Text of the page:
There are harbours that have anchorages - and some may have visitors bouys. As far as the size of anchor you need, there are some threads on the forum which will point you in the right direction if you do a search for them. Without knowing the details of your boat it is not possible to be more specific.

The Spanish coast has many wonderful Rias(rather like fjiords) which are well worth exploring , the portugese atlantic coast is not very exciting - for the most part it is fairly flat, lots of fishing obstacles (pots and nets) inshore. The french coast in the bay of biscay has some nice places too.

Have fun!
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Old 07-07-2010, 04:42   #5
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Thank you for the answers. I have to get the Reeds Almanac as soon as possible. Haven't bought it yet, as it's not much use in Baltic and I'm waiting for the 2011 to be published, which will be used during the voyage.

The boat is an older construction, 30 footer old and retired ocean racer, which we have refitted in the past few years. Total weight with all equipment, supplies, gear etc, is somewhere between 3,5 to 4 tons. Current anchors are 15kg Danforth and a 7,5kg Bruce, which has worked well in Baltic. Anchor chain is on the shopping list, although I've been thinking also just a fully submersible lead rope, which would be more use, when we are back at home again. Also a third 10kg anchor is on the list. Also an outboard for the dinghy is on the list, but that really depends how much use we would have for that on this journey. Wouldn't want to buy it, if the actual use is near zero.

I know the boat by today's standard is a smaller one, but I trust the boat and have turned it upside down from the out and inside and I'm quite confident. And in any case, we will be doing short coastal hopping, as our dog will be going with us too.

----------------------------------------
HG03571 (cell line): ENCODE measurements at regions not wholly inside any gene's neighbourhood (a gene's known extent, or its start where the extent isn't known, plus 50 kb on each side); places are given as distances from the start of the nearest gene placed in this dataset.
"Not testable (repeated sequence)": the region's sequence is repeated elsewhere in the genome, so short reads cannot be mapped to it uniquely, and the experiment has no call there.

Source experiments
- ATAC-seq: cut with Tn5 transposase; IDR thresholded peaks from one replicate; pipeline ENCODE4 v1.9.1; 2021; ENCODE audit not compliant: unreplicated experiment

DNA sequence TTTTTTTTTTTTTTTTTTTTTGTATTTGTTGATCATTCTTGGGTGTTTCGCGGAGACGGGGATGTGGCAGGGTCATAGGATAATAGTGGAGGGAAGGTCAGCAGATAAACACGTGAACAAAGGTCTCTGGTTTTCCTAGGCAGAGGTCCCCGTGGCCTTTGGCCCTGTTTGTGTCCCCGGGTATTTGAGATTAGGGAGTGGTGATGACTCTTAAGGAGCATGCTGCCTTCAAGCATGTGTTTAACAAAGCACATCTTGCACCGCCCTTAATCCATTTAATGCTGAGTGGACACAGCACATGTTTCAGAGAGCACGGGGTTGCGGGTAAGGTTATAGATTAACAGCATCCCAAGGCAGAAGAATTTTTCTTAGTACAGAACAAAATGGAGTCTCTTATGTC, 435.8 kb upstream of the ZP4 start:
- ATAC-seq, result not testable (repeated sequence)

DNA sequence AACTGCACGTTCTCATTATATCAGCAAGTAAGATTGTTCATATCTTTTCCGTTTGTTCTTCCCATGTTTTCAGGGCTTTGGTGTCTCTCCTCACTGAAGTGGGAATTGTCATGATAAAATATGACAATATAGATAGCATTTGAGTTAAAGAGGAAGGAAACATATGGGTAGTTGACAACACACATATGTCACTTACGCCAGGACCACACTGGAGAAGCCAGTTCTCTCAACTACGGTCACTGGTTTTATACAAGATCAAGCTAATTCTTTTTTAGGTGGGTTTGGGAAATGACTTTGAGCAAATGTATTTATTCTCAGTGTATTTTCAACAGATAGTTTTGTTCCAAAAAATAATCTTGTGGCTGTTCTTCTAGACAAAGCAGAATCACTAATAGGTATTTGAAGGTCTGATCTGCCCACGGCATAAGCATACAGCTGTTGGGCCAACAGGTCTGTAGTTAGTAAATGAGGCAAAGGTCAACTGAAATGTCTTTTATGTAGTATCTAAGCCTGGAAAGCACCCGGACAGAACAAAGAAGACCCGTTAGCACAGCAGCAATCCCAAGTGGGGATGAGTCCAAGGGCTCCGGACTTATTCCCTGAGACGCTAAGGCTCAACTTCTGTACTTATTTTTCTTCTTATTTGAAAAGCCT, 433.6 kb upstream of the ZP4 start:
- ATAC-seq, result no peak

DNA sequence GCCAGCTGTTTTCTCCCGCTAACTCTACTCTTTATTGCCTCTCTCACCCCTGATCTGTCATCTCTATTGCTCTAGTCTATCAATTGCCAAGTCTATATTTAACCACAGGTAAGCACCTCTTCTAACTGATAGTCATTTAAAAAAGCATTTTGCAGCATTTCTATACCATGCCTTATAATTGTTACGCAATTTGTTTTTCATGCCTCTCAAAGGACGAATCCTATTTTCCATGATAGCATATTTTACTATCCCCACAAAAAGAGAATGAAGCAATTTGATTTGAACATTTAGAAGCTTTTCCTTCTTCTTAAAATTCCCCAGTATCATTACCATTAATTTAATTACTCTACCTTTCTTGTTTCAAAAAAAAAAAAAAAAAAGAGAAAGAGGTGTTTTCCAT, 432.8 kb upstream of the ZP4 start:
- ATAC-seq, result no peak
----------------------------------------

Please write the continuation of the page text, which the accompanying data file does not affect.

This forum has been a really great reading and has given valuable information in the past year or two, as I've prepared for this voyage. Haven't registered though until now
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Old 07-07-2010, 04:52   #6
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Noonsite.com has some relevant info. The Guadiana river that separates Partugal and Spain is really well worth cruising - depending on you draft 50/60nm navigable.
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Old 07-07-2010, 07:01   #7
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Lots of anchorages in the Brittany area and Gulf of Morbihan, indeed a location not to be missed and take your time.

Local marinas do vary in price considerably. Le Crouesty charged us 1.7 Euro per metre in 2007 whilst La Taballe was 3.5 Euro per metre.

No charge for using the lock into the river at Arzal and the huge flooded esturary above the lock was all free as was the town quay at Auray in the Morbihan.